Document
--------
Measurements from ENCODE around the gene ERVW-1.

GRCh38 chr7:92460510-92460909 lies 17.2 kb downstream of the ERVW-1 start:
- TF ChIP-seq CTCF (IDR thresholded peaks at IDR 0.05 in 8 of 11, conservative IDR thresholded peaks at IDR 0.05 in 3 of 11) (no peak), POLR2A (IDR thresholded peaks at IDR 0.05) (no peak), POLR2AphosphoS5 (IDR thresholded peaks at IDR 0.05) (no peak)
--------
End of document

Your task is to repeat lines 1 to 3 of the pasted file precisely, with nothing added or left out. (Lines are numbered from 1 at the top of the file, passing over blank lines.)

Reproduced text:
Measurements from ENCODE around the gene ERVW-1.

GRCh38 chr7:92460510-92460909 lies 17.2 kb downstream of the ERVW-1 start:
- TF ChIP-seq CTCF (IDR thresholded peaks at IDR 0.05 in 8 of 11, conservative IDR thresholded peaks at IDR 0.05 in 3 of 11) (no peak), POLR2A (IDR thresholded peaks at IDR 0.05) (no peak), POLR2AphosphoS5 (IDR thresholded peaks at IDR 0.05) (no peak)